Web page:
Eko Brands v. Adrian Rivera Maynez Enterprises (Fed. Cir. 2020)
ARM’s US Patent 8,720,320 covers a Keurig coffee-machine adapter. Typical cartridges are single-use — rendered ineffective after being pierced by the brewer during operation. ARM’s device isn’t pierced and so retains its effectiveness over multiple uses.
ARM filed an ITC complaint against Eko and others. Although the ITC ruled that several claims were invalid for lacking written description (e.g., claim 5), Eko defaulted with respect to claims 8 and 19 and the ITC issued an exclusion order with respect to those claims.
Subsequently, Eko filed a district court declaratory judgment action to collaterally attack the ITC ruling as to claims 8 and 19. The district court complied and found the claims not-infringed (summary judgment) and invalid as obvious (jury verdict). The district court also awarded attorney fees to Eko as the prevailing party in what it found to be an exceptional case.
5. A beverage brewer, comprising:
a brewing chamber;
a container, disposed within the brewing chamber and adapted to hold brewing material while brewed by a beverage brewer, the container comprising:
- a receptacle configured to receive the brewing material; and
- a cover;
- wherein the receptacle includes a base, having an interior surface and an exterior surface, wherein at least a portion of the base is disposed a predetermined distance above a bottom surface of the brewing chamber, and at least one sidewall extending upwardly from the interior surface of the base,
- wherein the receptacle has at least one passageway that provides fluid flow from an interior of the receptacle to an exterior of the receptacle;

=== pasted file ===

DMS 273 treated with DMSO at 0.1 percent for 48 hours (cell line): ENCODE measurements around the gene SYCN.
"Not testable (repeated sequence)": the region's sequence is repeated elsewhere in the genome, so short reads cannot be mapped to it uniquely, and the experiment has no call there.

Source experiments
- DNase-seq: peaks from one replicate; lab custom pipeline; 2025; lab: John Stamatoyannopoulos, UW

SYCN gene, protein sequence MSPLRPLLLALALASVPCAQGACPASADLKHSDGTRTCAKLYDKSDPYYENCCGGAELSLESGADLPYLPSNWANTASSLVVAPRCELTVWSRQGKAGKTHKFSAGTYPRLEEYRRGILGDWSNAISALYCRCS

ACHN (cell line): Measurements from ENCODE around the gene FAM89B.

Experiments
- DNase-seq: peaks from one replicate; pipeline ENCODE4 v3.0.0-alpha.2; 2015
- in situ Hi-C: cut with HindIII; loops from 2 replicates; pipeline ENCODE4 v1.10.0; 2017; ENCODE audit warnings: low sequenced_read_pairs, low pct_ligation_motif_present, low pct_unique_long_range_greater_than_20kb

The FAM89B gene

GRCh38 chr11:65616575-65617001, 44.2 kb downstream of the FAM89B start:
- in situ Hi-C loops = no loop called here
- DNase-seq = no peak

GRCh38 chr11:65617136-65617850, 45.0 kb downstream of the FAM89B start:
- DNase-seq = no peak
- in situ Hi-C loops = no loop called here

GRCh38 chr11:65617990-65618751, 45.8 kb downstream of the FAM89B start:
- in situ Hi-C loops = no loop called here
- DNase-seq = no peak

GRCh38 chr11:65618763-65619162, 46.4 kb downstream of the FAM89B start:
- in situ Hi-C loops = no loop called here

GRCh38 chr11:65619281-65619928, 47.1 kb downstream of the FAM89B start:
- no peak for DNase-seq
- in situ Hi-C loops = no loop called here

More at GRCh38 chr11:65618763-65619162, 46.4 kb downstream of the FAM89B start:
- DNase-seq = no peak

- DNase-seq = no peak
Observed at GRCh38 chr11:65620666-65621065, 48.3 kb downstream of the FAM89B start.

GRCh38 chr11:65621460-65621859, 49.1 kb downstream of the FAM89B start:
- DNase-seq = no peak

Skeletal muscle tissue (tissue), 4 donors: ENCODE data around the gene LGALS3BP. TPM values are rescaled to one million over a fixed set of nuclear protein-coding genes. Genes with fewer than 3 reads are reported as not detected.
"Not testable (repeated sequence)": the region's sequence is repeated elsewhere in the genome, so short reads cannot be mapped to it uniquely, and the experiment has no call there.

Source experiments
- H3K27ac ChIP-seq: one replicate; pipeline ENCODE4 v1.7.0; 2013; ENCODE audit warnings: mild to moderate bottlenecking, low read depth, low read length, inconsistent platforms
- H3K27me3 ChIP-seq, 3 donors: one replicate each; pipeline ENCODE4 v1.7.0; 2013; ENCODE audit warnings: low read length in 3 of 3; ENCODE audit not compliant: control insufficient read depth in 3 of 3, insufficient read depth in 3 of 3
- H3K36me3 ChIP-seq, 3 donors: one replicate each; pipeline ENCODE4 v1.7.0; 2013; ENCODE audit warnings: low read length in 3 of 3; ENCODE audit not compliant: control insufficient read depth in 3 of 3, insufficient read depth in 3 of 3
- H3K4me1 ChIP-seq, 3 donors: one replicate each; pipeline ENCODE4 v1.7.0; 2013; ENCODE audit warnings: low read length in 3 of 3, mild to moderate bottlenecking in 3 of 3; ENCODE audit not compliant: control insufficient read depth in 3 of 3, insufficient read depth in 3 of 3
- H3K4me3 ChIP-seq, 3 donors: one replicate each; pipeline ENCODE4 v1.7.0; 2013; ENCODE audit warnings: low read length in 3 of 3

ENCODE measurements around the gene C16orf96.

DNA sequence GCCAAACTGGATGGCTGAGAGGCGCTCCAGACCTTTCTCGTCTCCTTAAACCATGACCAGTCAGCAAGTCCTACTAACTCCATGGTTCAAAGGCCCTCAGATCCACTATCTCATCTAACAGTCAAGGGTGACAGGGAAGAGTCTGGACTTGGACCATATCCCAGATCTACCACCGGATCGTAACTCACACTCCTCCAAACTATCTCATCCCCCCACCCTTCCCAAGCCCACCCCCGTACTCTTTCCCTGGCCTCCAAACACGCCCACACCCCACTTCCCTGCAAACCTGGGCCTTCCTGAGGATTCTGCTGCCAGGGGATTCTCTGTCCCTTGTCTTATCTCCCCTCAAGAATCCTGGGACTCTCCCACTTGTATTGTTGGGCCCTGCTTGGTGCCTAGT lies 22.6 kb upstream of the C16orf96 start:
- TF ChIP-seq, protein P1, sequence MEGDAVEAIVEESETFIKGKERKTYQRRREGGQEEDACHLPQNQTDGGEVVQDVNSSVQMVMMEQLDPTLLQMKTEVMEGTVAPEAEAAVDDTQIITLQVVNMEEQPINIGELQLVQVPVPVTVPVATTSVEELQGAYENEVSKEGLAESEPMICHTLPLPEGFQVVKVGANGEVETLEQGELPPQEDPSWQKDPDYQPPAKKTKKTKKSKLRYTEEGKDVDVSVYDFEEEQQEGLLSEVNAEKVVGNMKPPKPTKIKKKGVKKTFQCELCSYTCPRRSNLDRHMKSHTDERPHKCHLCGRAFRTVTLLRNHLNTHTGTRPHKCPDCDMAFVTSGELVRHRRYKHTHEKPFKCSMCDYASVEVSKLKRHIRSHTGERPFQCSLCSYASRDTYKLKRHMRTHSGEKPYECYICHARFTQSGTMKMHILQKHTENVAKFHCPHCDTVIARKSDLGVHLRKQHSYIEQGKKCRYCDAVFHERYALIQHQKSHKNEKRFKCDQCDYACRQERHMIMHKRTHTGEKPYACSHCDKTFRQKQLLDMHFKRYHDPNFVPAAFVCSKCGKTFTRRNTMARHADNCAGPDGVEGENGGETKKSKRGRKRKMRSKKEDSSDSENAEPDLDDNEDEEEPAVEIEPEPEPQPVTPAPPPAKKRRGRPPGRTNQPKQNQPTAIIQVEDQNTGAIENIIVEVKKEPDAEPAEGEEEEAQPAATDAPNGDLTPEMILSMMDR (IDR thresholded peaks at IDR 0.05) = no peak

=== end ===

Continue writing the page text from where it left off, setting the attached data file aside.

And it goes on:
- wherein the cover is adapted to sealingly engage with a top edge of the at least one sidewall, the cover including an opening, and
- wherein the container is adapted to accept input fluid through the opening and to provide a corresponding outflow of fluid through the passageway;
an inlet port, adapted to provide the input fluid to the container; and
a needle-like structure, disposed below the base;
wherein the predetermined distance is selected such that a tip of the needle-like structure does not penetrate the exterior surface of the base.
8. The beverage brewer of claim 5, wherein the container is reusable.
Note here that claim 8 adds a quite minor limitation that is probably already implied within the scope of claim 5.
On appeal, the Federal Circuit has affirming the claim construction and thus the resulting non-infringement and obviousness decisions. In the process, the appellate panel reiterated the lower court’s statement that “ARM’s insistence on trying [the case] was largely a charade used for the purpose of extending the life of the earlier ITC . . . order.”
Normal preclusion rules do not apply to interactions between the ITC and District Court. See, Tandon Corp. v. U.S. Int’l Trade Comm’n, 831 F.2d 1017, 1018 (Fed. Cir. 1987) (even appellate treatment of an ITC decision “does not estop fresh consideration by other tribunals”); S.Rep. No. 1298, 93d Cong., 2d Sess. 196 (“it seems clear that any disposition of a Commission action by a Federal Court should not have a res judicata or collateral estoppel effect in [infringement] cases before such [district] courts.”).